I love Thanksgiving time! I love the coziness and hygge-ness of it all. If you don’t know what “hygge” is, it’s pronounced “hoo-gah,” and you can learn more about it over here. If you want to really get into it, check out this podcast on “hyggeschooling.” I love the idea! It’s what I’m doing!
Maybe you are like me and aren’t having a big gathering of relatives or friends this year. Maybe it’s just your own family, your half family (as is the case in the pic above and what we will have this year as well) or a small group of friends. I am going to miss the fun we had last year in Utah. We won’t be seeing my whole huge clan this year, on either side of the family tree, like we did last year. I am, for the trade-off, however, looking forward to having more control over what happens by having The Feast at my home this season with just a small group. Whatever the case you are in, if you are looking for activities that don’t involve watching football or overeating, here are a few games for togetherness. They will increase engagement, learning, and connection with whomever you celebrate the day with, hopefully resulting in light and laughter. You can also use them in your homeschooling like we are this week.
- Thanksgiving Scattergories– You can find Scattergories new of course, at major stores or amazon, or so much cheaper, in used condition, at a thrift store, It’s one of the most common board games I see all the time while thrifting. (Scene It is the game I see most often.) In fact, I just saw two Scattergories at my local Goodwill this morning! You don’t even have to have the official game with the cool 20-sided die. Just write down all the letters of the ABCs except the 6 least commonly used letters. Cut up your paper so you have one letter per piece of paper, fold the papers, and put in a small cup or bowl. Give everybody a pencil and paper. Set your phone timer for a short time, like 15 to 30 seconds. Or a minute if you have deep and broad thinkers. Take turns rolling the die or drawing out a letter on a paper. Shout out a category from the list of Thanksgiving categories here. Then everybody races to write as many words that fit that category starting with that letter. We use phrases too that begin with that letter. I don’t even know if that’s allowed in the official rules. (I left out a few categories I didn’t think applied to kids, like “someone you look forward to playing footsie with” when we played this morning.) Then have everybody read off his or her list. Whenever someone writes what you write, you both have to cross it off. You score 1 point for each original word or phrase you thought of. First person to get to 5 or ten points wins. We had some very creative answers this morning when playing this game! I love seeing pencils put to paper, as thinking made manifest.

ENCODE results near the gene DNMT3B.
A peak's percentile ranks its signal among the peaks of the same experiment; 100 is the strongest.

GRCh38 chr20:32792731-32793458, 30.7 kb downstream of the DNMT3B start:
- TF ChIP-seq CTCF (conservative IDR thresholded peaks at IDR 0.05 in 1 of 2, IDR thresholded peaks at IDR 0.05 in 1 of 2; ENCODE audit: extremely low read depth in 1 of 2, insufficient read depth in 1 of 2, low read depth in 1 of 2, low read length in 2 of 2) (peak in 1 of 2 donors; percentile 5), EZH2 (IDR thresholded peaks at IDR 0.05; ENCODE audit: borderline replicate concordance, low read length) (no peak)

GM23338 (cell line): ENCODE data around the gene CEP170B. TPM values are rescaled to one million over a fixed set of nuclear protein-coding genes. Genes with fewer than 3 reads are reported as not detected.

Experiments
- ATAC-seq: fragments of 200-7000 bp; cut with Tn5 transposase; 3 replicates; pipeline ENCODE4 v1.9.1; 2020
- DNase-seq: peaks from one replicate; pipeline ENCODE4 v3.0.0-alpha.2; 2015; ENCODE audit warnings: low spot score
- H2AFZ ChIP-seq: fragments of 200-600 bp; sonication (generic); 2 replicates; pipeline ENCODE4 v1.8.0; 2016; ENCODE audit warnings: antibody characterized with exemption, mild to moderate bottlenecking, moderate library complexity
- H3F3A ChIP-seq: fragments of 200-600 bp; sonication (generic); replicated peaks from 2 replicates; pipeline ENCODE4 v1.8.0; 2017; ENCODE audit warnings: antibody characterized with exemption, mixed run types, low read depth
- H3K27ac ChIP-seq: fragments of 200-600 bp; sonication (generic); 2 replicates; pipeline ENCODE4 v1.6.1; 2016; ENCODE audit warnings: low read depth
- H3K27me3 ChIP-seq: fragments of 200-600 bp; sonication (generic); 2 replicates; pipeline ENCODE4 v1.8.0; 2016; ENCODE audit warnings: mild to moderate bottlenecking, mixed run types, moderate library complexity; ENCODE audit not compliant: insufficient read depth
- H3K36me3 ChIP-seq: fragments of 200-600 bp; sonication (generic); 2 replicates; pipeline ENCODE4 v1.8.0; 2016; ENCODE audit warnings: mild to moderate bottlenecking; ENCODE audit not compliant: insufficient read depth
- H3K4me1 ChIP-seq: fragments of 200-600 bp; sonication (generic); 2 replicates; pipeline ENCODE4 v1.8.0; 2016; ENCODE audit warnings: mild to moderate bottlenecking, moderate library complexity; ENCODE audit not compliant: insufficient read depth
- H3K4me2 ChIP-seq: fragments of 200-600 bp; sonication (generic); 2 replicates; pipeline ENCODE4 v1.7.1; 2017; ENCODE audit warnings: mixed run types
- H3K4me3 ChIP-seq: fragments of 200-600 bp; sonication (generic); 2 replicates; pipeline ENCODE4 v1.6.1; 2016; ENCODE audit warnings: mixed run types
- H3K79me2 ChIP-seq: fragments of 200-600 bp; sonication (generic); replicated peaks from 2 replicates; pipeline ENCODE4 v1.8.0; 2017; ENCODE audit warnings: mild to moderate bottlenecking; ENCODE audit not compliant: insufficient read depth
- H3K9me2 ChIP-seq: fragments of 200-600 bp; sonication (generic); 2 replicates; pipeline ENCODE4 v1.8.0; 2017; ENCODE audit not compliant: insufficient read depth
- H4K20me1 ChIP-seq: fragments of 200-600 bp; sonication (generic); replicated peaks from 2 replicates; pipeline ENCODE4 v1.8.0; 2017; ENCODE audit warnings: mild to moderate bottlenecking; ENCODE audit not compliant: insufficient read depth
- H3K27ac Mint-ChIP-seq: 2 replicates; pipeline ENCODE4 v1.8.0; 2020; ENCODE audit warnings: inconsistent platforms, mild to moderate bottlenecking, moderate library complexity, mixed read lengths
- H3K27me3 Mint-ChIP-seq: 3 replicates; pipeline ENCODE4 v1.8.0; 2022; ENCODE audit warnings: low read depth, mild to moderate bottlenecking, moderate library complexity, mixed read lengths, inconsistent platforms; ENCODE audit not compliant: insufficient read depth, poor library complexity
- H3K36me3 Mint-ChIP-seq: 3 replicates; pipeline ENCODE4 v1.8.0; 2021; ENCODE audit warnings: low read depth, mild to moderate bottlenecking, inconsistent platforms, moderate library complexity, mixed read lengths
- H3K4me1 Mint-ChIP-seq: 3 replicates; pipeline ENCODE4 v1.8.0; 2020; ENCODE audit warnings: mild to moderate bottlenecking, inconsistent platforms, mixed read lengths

2. Thanksgiving Word on the Street. Word on the Street is one of the best board word games ever. That’s because it involves everyone playing at once. I love games like that. I haven’t seen this one as often as thrift stores. You might have to get it new. Use the same categories as found in the same link I referenced above as for Thanksgiving Scattergories. I love playing this game with kids because it’s such a stealthy way for practicing spelling skills. Especially if they come up with “Supercalifragilisticexpialidocious!” Yeah, the kids were stretching it to make that relate to Thanksgiving, when we played this morning, LOL! Word on the Street Jr. is best for kids as it involves vowels, unlike the regular version for adults, which just has consonants.
3. Thanksgiving Escape Room. We are doing the one using math here for our homeschooling tomorrow. Then there’s a free one here that’s a general Thanksgiving theme. I can’t wait to see the kids engage with this!